As of July 1, 2022, minimum wage levels vary widely among European Union member states. The difference between the highest minimum wage registered in Luxembourg (2,313 euros) and the lowest - in Bulgaria (363 euros) amounts to 6.4 times. This is indicated by the latest data of the European statistical agency Eurostat, published today on its website, reports BTA.
Minimum wages are imposed by legislative act, often after consultation with the social partners, or directly by a national cross-sectoral agreement.
The minimum wage in Bulgaria became BGN 710 from April 1. This was agreed upon in March by the social partners at an extraordinary meeting of the National Council for Tripartite Cooperation (NCTC). The previous level of the minimum wage set on January 1, 2021 was BGN 650 (€332), according to data from the National Social Security Institute.
The average annual growth rate of minimum wages between January 2012 and January 2022 was highest in Romania (+12.6 percent), followed by Lithuania (+12.1 percent) and Bulgaria (+9, 4 percent). The lowest average annual growth rates were recorded in France and Malta (+1.4 percent each), followed by the Netherlands (+1.9 percent).
As of July 1, 21 of the 27 EU member states have introduced a national minimum wage. The countries without one are Denmark, Italy, Cyprus, Austria, Finland and Sweden.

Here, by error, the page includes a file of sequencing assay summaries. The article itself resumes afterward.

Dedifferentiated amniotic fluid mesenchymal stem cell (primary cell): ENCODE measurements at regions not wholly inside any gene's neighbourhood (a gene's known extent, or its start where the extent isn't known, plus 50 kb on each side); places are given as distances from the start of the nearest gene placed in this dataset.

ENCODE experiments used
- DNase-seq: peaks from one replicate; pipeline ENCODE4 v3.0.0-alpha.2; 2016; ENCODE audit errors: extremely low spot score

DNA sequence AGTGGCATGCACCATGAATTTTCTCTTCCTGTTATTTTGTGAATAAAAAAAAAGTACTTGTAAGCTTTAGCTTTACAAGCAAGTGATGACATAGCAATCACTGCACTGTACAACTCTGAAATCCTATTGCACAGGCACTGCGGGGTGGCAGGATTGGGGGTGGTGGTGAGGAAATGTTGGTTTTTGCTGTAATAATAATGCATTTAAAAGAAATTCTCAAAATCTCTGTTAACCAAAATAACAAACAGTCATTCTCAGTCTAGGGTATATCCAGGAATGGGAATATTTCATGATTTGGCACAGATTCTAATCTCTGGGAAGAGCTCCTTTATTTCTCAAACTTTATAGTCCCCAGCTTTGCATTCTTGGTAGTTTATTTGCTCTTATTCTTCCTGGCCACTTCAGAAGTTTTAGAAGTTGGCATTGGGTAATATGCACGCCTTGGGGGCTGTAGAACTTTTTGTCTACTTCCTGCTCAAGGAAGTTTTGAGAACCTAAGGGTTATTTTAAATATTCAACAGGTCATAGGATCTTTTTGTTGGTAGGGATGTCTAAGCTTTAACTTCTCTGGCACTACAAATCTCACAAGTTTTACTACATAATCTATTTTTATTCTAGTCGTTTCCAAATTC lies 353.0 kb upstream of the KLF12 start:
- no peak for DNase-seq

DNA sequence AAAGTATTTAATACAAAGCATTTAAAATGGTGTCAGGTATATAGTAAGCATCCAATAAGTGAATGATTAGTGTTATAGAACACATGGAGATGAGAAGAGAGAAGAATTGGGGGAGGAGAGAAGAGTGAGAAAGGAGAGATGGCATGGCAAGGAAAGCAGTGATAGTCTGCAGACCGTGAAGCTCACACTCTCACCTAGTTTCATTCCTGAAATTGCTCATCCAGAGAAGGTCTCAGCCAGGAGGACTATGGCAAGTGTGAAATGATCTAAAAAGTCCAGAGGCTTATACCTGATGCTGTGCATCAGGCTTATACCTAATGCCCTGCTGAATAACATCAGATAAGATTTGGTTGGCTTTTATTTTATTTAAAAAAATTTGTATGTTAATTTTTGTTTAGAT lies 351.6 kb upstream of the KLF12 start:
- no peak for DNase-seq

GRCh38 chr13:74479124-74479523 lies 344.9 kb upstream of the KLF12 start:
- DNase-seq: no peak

The national minimum wage rates reported according to the Eurostat methodology at the end of the relevant half-year, are presented as monthly gross income indicators, i.e. before deducting income taxes and social security contributions payable by the employee. These deductions vary from state to state.
Due to these differences and for the purpose of a more applicable comparison, the statistics also take into account the minimum wages of the EU countries expressed in purchasing power parities (PPP) for household final consumption expenditure, expressing how many currency units a certain amount of goods and services costs in the different countries, and eliminating the effect of differences in price levels between countries created by fluctuations in the exchange rates of their currencies.
This adjustment reduces differences between countries by comparing purchasing power standards (PPS). When comparing the minimum wages expressed in PPP, the country with the lowest levels of the indicator is Latvia - 630 euros. Bulgaria occupies the second place among the countries with the lowest minimum wage, expressed in PPP, with 653 euros. Luxembourg remains with the highest indicator (1747 euros).